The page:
The Labor Department reported that initial jobless claims climbed higher last week to their highest level since January 15th, despite being up only 4,000. The range so far this year has been very low, so while claims are now at a 6-month high, it is still at a level that indicates labor market strength. Claims are going to be very important to monitor over the coming weeks for signs the labor market conditions are taking a turn for the worse. Claims in regular state programs increased 4,000 to 235,000 for the week ending July 2nd, after reporting 231,000 initial claims the prior week. The four-week moving average climbed to 232,500 from 231,750 the prior week. The total number of people continuing to receive regular ongoing state benefits, a report which is lagged one week, increased 51,000 to 1.375 million for the week ending June 25th.
The Commerce Department reported that factory orders increased 1.6% in May after climbing 0.7% in April. Factory orders ex transportation increased 1.7% after gaining 0.6% in April. The closely followed forward looking demand from businesses for nondefense capital goods, excluding aircraft increased 0.6% in May after gaining 0.5% in April.
The Institute for Supply Management reported its Services index, which covers services and construction, declined in June, but remained above expectations. The index shows that momentum in the service sector is slowing, but it is not slowing as quickly as expected considering how much talk there has been of recession. This gauge of service providers accounts for 90% of the economy. The services index fell to 55.3 in June from 55.9 in May. A reading more than 50 indicates expansion in the services sector.
The Labor Department reported that job openings edged lower in May, though remained near a record, indicating resilient demand for labor. Employment growth is slowing gradually, but that slowdown is driven more by supply constraints rather than demand weakness, which creates continued upside for wages. Job openings decreased by 427,000 in May to 11.254 million, from an upwardly revised 11.681 million in April. There are about 1.9 jobs for every unemployed person in May. The quits rate fell to 2.8% from 2.9% in the prior month, a four-month low.
The FOMC Minutes for the June 14-15th meeting showed inflation concerns remain the primary concern to the Fed. The Committee stated “inflation remained much too high and observed that it continued to run well above the Committee’s longer-run 2% objective, with total PCE prices having risen 6.3% over the 12 months ending in April.” Members also noted that “overall economic activity appeared to have picked up after edging down in the first quarter. Job gains had been robust in recent months, and the unemployment rate had remained low.”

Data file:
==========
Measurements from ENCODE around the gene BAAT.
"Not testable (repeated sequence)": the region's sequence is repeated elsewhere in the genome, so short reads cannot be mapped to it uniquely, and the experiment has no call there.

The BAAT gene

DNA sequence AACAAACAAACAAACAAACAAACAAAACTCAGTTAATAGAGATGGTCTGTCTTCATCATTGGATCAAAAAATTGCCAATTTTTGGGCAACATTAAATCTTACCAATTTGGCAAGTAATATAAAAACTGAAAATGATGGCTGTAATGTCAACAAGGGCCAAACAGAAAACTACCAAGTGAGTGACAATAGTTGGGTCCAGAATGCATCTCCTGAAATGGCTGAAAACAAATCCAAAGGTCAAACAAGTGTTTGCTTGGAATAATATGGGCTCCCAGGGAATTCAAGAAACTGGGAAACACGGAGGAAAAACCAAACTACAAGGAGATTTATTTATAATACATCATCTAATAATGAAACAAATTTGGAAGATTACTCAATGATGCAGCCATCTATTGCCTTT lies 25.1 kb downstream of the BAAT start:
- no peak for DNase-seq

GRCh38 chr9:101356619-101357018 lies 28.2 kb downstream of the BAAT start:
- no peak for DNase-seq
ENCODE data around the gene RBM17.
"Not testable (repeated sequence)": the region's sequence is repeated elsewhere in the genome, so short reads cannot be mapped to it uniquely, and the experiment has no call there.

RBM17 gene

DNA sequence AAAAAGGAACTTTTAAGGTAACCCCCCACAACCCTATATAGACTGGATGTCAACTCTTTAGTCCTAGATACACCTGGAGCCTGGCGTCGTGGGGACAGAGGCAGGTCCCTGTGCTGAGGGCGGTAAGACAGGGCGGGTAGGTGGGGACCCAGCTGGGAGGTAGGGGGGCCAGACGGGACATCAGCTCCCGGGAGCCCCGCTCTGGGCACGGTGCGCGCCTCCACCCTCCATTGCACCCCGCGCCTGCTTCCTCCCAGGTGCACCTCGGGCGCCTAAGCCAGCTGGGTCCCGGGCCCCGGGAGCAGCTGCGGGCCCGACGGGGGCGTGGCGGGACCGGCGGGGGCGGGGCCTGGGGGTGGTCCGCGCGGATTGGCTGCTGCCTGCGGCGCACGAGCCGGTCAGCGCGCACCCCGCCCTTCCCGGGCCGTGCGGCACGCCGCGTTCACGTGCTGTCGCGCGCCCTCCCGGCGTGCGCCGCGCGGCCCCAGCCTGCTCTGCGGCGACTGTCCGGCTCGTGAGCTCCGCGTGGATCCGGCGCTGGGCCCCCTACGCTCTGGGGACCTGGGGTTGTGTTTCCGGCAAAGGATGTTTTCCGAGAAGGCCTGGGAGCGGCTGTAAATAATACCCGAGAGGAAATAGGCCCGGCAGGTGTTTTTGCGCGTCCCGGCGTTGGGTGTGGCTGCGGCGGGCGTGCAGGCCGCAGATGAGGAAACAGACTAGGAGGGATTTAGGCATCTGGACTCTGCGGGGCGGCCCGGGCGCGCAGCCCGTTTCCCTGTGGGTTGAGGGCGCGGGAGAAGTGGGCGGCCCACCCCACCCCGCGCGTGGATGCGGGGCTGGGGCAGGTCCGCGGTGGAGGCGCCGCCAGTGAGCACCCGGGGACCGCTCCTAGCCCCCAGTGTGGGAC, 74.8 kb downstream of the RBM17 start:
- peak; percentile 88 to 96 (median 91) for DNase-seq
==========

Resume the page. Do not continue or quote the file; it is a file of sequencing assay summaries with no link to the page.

The Commerce Department reported the trade deficit narrowed in May for the second straight month. The deficit decreased to $85.5 billion in May from a deficit of $86.7 billion in April. Exports rose 1.2% to $255.9 billion and imports gained 0.6% to $341.4 billion.
The Labor Department report indicated that employers hired at a pace that exceeded expectations in June. Hiring was broad based and led by leisure and hospitality, healthcare and professional services. The jobs report is composed of two surveys, one of employers and the other of households. The employer survey provides payroll and wage figures and the household survey determines jobless and participation rates. Nonfarm payrolls (employer survey) climbed 372,000 in June and the previous month was revised 6,000 lower than previously reported. The unemployment rate (household survey) remained unchanged at 3.60%. The labor force participation rate pulled back to 62.2% in June from 62.3% in May. The average hourly earnings increased to $32.08 from $31.98 the prior month. Weekly hours decreased to 34.5 in June from 34.6 in May.
The Federal Reserve reported consumer credit increased less than expected in May as consumers pulled back on their use of credit cards. Consumer credit increased $22.3 billion after gaining a downwardly revised $36.8 billion in April. Credit card debt increased $7.4 billion to $1.112 trillion with auto and student loan debt increasing by $14.9 billion to $3.477 trillion. These figures are not adjusted for inflation.
The Mortgage Bankers Association reported the MBA index of mortgage applications fell last week after three weeks of gains. The index decreased 5.4% for the week ending July 1st, after gaining 0.7% the previous week. Refinancing applications decreased 7.7% to 670.3 from 726.1 the prior week. Home purchase mortgage applications decreased 4.3% to 232.6. The average contract rate on a 30-year fixed-rate mortgage decreased to 5.74% from 5.84% the prior week for a 30-year fixed rate loan.
BOND MARKET REVIEW
Friday’s yields for the 2-, 5-, 10- & 30-year Treasury benchmarks securities were 3.10%, 3.12%, 3.08% and 3.24%. The 2yr/5yr, 5yr/10yr, 10yr/30yr and 2yr/30yr spreads closed at 2, -4, 16, and 14 basis points respectively.
Mr. Clark has been in investment banking since 1983. He is a Chartered Financial Analyst. He has been a fixed income strategist at Stephens Inc. since 1996, developing investment strategies, policies and procedures for institutions consistent with overall asset/liability management.Read full bio